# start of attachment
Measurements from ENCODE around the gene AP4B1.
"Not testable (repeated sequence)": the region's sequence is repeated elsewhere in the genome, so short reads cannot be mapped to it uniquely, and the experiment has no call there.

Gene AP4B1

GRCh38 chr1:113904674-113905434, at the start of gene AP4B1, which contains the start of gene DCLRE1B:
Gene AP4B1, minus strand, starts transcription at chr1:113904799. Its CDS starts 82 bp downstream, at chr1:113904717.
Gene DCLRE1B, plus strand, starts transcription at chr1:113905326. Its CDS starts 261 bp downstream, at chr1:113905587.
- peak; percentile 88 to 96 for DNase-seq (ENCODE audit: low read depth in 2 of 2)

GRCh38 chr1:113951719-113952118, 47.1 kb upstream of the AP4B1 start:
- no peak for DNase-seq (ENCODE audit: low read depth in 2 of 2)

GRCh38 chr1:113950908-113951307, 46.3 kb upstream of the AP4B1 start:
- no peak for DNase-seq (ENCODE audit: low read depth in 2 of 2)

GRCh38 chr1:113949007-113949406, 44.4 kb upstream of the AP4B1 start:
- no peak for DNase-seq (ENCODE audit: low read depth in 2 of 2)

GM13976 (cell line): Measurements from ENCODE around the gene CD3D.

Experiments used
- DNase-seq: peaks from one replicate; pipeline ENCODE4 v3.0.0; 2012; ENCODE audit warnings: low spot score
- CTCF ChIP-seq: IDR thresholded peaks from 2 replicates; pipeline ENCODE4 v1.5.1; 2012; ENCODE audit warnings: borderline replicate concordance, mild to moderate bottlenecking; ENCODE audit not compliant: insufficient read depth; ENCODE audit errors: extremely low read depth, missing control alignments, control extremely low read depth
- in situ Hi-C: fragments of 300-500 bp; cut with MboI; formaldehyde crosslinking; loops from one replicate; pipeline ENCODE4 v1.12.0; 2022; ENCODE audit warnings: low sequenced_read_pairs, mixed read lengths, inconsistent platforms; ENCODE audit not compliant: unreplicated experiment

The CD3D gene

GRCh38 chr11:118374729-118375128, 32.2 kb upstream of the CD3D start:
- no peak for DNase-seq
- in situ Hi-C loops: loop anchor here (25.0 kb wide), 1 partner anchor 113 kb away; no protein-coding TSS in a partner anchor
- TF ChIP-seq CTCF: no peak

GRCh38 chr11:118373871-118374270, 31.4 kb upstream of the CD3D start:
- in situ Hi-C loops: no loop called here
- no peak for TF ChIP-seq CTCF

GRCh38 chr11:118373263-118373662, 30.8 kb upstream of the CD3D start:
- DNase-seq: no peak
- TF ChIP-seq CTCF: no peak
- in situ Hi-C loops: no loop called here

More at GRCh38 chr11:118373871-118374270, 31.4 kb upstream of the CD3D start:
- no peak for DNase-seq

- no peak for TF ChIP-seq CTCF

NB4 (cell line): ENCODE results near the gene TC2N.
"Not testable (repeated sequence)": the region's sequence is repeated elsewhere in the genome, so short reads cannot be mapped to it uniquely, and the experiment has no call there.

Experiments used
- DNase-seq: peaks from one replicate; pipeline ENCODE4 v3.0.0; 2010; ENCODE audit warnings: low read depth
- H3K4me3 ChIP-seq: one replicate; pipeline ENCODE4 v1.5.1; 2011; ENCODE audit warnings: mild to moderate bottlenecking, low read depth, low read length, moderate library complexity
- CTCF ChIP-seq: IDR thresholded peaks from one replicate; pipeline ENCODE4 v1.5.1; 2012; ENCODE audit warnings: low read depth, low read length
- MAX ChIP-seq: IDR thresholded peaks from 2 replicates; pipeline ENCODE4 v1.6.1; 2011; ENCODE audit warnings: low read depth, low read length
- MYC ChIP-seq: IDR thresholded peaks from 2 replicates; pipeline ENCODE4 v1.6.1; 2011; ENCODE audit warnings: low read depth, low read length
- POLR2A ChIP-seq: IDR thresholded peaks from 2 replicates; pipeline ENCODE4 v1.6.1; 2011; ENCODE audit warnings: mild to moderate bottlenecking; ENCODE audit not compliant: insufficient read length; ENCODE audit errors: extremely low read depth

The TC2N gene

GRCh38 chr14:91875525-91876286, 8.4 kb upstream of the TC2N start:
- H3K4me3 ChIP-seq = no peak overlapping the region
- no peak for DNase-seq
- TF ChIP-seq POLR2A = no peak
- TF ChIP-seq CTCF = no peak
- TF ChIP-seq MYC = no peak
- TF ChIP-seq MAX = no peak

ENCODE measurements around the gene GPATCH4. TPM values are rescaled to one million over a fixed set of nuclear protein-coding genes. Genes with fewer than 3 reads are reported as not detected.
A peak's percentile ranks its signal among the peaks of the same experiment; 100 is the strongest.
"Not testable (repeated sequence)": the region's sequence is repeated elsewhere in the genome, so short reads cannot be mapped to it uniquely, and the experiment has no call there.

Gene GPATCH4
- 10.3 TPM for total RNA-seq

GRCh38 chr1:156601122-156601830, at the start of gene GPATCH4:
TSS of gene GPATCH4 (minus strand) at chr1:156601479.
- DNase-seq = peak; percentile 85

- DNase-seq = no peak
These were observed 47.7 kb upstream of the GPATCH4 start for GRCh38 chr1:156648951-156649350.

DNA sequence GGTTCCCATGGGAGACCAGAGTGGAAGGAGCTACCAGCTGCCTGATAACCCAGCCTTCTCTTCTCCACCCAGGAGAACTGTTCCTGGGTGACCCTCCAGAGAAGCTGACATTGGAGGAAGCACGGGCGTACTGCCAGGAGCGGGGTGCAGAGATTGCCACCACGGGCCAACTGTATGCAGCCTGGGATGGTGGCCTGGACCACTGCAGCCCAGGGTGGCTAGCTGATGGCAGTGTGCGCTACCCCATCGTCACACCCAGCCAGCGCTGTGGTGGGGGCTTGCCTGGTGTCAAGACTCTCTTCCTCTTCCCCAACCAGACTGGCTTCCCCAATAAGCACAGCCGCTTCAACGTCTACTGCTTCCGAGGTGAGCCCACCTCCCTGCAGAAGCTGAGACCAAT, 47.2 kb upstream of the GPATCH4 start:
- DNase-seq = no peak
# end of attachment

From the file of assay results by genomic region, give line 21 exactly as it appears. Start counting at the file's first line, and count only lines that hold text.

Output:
- no peak for DNase-seq